The Rescue Artist
A True Story of Art, Thieves, and the Hunt for A Missing MasterpieceBook - 2005
Traces the theft of Edvard Munch's The Scream from Oslo's National Gallery in 1994, recounting the efforts of art detective Charley Hill to recover the painting in an investigation that took him from the lavish estates of eccentric aristocrats to the art underworld. By the author of Down the Great Unknown. 50,000 first printing.
In the predawn gloom of a February day in 1994, two thieves entered the National Gallery in Oslo. They snatched one of the world's most famous paintings, Edvard Munch's The Scream, and fled with their $72 million trophy. The thieves made sure the world was watching: the Winter Olympics, in Lillehammer, began that same morning. Baffled and humiliated, the Norwegian police called on the world's greatest art detective, a half-English, half-American undercover cop named Charley Hill.
In this rollicking narrative, Edward Dolnick takes us inside the art underworld. The trail leads high and low, and the cast ranges from titled aristocrats to thick-necked thugs. Lord Bath, resplendent in ponytail and velvet jacket, presides over a 9,000-acre estate. David Duddin, a 300-pound fence who once tried to sell a stolen Rembrandt, spins exuberant tales of his misdeeds. We meet Munch, too, a haunted misfit who spends his evenings drinking in the Black Piglet Café and his nights feverishly trying to capture in paint the visions in his head. The most compelling character of all is Charley Hill, an ex-soldier, a would-be priest, and a complicated mix of brilliance, foolhardiness, and charm. The hunt for The Scream will either cap his career and rescue one of the world's best-known paintings or end in a fiasco that will dog him forever.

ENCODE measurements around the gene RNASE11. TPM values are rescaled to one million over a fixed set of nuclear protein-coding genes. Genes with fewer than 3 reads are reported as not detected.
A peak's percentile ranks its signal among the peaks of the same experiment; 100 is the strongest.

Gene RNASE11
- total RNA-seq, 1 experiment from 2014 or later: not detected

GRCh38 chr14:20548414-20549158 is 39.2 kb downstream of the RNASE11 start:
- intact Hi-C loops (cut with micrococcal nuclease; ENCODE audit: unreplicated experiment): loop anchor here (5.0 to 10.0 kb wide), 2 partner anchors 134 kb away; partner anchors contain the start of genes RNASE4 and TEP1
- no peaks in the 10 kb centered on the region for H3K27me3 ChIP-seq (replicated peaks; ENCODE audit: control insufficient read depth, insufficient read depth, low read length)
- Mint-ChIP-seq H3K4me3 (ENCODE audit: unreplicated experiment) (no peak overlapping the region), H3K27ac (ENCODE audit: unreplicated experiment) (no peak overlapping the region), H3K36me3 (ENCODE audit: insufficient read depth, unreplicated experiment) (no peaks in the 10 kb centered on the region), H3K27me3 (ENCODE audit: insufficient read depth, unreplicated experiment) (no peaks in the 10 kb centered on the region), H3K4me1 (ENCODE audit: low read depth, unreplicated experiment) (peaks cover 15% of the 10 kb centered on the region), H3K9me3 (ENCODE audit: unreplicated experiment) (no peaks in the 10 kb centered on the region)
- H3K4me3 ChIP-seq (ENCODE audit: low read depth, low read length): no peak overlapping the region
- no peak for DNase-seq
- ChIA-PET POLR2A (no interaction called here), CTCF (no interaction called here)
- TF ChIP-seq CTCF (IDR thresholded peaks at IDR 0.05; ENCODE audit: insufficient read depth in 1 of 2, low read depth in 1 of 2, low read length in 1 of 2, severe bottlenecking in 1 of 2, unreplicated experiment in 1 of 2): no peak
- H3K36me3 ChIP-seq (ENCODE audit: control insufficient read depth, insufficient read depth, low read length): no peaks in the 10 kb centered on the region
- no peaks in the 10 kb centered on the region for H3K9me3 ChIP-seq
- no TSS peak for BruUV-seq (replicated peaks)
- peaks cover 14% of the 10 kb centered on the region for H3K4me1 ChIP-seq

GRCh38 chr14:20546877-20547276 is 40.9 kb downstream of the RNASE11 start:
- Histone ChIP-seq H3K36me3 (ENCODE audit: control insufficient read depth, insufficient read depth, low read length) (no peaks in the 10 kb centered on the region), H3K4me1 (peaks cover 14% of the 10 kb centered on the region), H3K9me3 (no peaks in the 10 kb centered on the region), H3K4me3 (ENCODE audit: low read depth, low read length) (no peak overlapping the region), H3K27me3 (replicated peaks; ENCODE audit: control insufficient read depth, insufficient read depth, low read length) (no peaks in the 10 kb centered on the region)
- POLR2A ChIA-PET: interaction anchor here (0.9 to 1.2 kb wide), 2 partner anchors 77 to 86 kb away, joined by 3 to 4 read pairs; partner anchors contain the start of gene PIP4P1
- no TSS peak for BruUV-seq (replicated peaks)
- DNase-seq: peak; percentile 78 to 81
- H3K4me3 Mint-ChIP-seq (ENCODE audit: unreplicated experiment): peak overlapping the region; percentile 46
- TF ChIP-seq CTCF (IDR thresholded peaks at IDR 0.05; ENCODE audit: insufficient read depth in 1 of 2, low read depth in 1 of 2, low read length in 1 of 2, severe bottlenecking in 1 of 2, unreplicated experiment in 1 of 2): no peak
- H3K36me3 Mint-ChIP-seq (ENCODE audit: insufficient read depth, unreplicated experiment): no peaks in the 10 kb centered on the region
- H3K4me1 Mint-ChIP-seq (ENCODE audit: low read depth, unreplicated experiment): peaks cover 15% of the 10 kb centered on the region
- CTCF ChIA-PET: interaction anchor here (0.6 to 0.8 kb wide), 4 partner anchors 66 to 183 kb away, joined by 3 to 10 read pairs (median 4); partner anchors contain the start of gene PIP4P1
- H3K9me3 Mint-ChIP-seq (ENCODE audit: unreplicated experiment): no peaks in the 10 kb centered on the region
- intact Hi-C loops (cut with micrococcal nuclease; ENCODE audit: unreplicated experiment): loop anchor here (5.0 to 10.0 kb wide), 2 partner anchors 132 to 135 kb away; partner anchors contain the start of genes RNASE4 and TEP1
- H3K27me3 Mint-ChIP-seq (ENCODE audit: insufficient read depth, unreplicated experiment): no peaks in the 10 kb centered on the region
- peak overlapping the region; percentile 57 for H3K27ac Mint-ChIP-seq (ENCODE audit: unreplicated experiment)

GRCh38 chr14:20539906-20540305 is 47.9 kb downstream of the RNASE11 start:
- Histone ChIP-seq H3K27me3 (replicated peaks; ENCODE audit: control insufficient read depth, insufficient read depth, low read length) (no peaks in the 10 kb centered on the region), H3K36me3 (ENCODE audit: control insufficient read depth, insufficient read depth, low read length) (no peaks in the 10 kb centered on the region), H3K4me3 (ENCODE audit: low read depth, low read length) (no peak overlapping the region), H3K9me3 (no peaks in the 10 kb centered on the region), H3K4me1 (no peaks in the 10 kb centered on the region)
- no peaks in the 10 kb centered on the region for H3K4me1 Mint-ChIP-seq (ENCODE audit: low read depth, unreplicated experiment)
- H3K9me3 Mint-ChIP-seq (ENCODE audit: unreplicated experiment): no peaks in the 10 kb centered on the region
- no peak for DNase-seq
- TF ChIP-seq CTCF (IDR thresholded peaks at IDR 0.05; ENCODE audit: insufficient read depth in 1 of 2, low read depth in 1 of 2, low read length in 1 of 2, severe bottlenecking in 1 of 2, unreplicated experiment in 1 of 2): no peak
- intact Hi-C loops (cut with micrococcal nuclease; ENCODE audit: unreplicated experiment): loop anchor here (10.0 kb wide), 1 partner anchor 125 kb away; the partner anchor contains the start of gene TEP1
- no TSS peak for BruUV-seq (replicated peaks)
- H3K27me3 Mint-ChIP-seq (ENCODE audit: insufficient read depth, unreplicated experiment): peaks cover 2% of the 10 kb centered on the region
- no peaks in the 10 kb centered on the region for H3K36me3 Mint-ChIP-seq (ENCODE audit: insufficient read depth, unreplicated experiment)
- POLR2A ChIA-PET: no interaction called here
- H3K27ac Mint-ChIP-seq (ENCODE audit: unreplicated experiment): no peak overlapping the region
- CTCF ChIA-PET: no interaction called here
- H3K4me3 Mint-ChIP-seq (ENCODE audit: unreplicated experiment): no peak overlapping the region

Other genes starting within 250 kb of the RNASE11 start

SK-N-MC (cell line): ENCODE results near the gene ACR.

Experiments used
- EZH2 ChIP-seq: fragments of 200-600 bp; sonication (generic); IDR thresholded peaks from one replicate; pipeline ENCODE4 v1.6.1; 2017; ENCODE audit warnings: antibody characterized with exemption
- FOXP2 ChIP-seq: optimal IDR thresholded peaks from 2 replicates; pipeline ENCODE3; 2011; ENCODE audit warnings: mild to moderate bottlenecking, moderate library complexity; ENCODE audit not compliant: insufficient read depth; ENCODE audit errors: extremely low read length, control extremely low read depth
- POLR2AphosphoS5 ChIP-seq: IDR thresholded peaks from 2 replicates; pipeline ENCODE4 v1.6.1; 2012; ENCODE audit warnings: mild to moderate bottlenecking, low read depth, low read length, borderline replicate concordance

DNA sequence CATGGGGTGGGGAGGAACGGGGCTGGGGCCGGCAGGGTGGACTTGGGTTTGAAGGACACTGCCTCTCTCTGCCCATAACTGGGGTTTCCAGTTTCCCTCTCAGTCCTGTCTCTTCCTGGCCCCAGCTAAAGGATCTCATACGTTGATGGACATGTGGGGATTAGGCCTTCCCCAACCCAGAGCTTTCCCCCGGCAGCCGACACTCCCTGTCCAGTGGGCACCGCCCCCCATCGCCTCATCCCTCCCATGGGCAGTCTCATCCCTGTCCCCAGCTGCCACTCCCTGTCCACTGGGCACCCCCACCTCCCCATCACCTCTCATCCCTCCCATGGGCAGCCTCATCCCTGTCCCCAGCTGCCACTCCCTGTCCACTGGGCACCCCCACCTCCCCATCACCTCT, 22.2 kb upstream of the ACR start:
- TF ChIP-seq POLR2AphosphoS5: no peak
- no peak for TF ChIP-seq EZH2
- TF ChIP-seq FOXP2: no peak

Dolnick's account of the 1994 theft of Edvard Munch's The Scream is populated with characters much stranger than fiction: Lord Bath, an aristocrat fond of velvet jackets, David Duddin, a fence who once tried to sell a stolen Rembrandt, Charley Hill, a world-famous detective, and Munch himself. Dolnick focuses on the 1994 theft but along the way visits other art thefts and recoveries. Annotation ©2005 Book News, Inc., Portland, OR (booknews.com)
Traces the theft of Edvard Munch's "The Scream" from Oslo's National Gallery in 1994, recounting the efforts of art detective Charley Hill to recover the painting in an investigation ranging from the estates of aristocrats to the art underworld.
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“There should be no more paintings of interiors and people reading and women knitting,” Munch declared. “There should be images of living people who breathe and feel and suffer and love—I shall paint a number of such pictures—people will understand the holiness of it, and they will take off their hats as if they were in a church.”
The novelist and ex-prosecutor Scott Turow could have been thinking of Hill when he called cops “our paid paranoids.” “A copper sees a conspiracy in a cloudy day,” Turow wrote. “He suspects treachery when you say good morning.”
“lies are valuable—you don’t want to go around squandering them. You want to concentrate them, and you have to be effective with them.”
From a criminal’s point of view, a world-renowned painting is a multimillion-dollar bill framed and mounted on a poorly guarded wall.
Italy, for example, if a person buys a painting in good faith from a legitimate dealer, the new owner immediately becomes the rightful owner whether or not the painting was stolen. Japan is nearly as permissive: after two years, all sales are final. Steal a painting, hide it for two years, sell it in Japan, and the buyer can freely hang it for the world to see. In the United States, in contrast, the rule is that “no one can sell what he does not own,” and the corollary is “buyer beware.” If an American buys stolen art, even unknowingly, the original owner is entitled to reclaim it.
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